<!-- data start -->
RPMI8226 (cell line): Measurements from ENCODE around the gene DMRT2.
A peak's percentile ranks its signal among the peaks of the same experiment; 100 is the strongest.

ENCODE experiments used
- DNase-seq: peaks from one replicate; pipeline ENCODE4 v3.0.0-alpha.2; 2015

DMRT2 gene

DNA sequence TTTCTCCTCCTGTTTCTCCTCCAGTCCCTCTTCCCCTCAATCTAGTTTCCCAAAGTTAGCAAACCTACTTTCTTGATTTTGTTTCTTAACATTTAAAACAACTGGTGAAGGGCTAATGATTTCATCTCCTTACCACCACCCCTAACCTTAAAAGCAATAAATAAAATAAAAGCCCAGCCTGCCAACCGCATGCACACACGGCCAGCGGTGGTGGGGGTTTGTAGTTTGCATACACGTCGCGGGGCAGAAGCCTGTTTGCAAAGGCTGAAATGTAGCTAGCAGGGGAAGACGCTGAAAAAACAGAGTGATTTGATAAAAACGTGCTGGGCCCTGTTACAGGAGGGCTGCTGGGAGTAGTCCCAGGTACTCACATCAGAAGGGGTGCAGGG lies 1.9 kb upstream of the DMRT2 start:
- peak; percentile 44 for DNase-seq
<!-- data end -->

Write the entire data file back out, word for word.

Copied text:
RPMI8226 (cell line): Measurements from ENCODE around the gene DMRT2.
A peak's percentile ranks its signal among the peaks of the same experiment; 100 is the strongest.

ENCODE experiments used
- DNase-seq: peaks from one replicate; pipeline ENCODE4 v3.0.0-alpha.2; 2015

DMRT2 gene

DNA sequence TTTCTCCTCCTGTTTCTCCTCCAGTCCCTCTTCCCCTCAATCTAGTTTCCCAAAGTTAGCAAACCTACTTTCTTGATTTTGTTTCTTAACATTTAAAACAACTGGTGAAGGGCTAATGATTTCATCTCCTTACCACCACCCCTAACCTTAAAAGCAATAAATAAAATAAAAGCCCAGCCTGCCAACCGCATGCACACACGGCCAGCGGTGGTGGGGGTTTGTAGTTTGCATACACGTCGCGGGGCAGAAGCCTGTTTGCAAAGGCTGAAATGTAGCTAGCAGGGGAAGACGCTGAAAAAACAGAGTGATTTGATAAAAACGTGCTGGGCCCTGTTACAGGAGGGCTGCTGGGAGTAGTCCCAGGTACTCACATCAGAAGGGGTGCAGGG lies 1.9 kb upstream of the DMRT2 start:
- peak; percentile 44 for DNase-seq